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It Depends on What the Meaning of the Word ‘Exceed’ Is



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Today, in a piece entitled “U.S. Renewable Energy Exceeds Nuclear Power,” Environmental Leader writes, “According to the U.S. Energy Information Administration’s latest report, renewable energy accounted for 11.1 percent of U.S. production in April 2009, exceeding nuclear power.”

EL must be confusing capacity (i.e. energy-production potential) with generation (i.e. actual energy output). EIA data reveals that, in April 2009, nuclear power generated 59,129 thousand megawatthours of electricity (or 20.45 percent of the total electricity produced in April 2009), while hydropower and non-hydro renewables (like wind and solar) contributed 25,224 (8.73 percent) and 12,252 (4.24 percent) thousand megawatthours, respectively. Oh, and for the first 4 months of 2009, nuclear generated 263,755 thousand megawatthours (21.04 percent), while hydro and non-hydro renewables generated 87,799 (7 percent) and 46,038 (3.67 percent) thousand megawatthours, respectively.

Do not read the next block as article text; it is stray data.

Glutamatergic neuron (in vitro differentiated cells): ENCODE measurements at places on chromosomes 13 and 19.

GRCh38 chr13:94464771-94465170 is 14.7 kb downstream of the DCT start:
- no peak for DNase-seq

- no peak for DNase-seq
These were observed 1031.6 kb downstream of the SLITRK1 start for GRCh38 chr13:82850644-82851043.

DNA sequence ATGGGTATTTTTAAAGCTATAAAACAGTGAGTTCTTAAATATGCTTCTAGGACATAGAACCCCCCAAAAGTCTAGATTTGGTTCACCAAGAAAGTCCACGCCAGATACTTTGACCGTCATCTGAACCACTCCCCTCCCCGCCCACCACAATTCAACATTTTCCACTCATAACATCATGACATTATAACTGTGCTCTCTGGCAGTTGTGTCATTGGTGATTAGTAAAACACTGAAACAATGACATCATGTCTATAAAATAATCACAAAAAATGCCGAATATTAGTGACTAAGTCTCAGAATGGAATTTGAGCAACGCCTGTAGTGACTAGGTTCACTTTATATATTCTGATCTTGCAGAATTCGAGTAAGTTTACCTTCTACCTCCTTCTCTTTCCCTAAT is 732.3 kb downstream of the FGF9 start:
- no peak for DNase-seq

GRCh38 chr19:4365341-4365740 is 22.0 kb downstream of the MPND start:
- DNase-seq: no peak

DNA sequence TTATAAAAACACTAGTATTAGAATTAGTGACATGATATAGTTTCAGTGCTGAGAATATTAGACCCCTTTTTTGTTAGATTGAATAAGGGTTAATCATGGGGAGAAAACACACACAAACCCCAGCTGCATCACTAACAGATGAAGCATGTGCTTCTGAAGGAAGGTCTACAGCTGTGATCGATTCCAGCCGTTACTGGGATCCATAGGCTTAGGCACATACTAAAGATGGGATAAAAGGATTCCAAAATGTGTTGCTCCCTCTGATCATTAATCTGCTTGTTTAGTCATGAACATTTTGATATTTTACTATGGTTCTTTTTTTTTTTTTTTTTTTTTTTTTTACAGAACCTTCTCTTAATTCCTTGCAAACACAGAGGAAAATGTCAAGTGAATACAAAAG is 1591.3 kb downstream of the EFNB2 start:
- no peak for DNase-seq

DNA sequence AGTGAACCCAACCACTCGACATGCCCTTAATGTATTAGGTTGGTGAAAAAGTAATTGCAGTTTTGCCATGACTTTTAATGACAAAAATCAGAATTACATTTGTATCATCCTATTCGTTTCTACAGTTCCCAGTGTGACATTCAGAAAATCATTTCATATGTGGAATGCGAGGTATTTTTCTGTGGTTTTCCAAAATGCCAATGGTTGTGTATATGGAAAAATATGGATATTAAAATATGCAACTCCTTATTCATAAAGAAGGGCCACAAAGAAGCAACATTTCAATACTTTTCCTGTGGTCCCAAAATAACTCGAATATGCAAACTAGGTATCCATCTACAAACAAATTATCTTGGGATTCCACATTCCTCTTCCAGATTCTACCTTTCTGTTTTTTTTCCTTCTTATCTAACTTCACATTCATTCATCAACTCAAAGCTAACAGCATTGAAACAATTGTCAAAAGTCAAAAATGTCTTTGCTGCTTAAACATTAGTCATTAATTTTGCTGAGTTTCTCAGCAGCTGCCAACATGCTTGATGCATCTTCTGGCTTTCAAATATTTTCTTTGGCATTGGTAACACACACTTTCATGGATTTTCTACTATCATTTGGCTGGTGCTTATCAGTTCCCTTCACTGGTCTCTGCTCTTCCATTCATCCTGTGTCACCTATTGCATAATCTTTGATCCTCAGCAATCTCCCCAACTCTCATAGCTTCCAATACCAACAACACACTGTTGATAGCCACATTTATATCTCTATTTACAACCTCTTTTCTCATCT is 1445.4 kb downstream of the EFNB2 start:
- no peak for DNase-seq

You can subsidize costly capacity all you want, but, at the end of the day, capacity doesn’t keep the light on. Generation does. And, when it comes to actual electricity generation, much-maligned nuclear power is still miles ahead of renewables.



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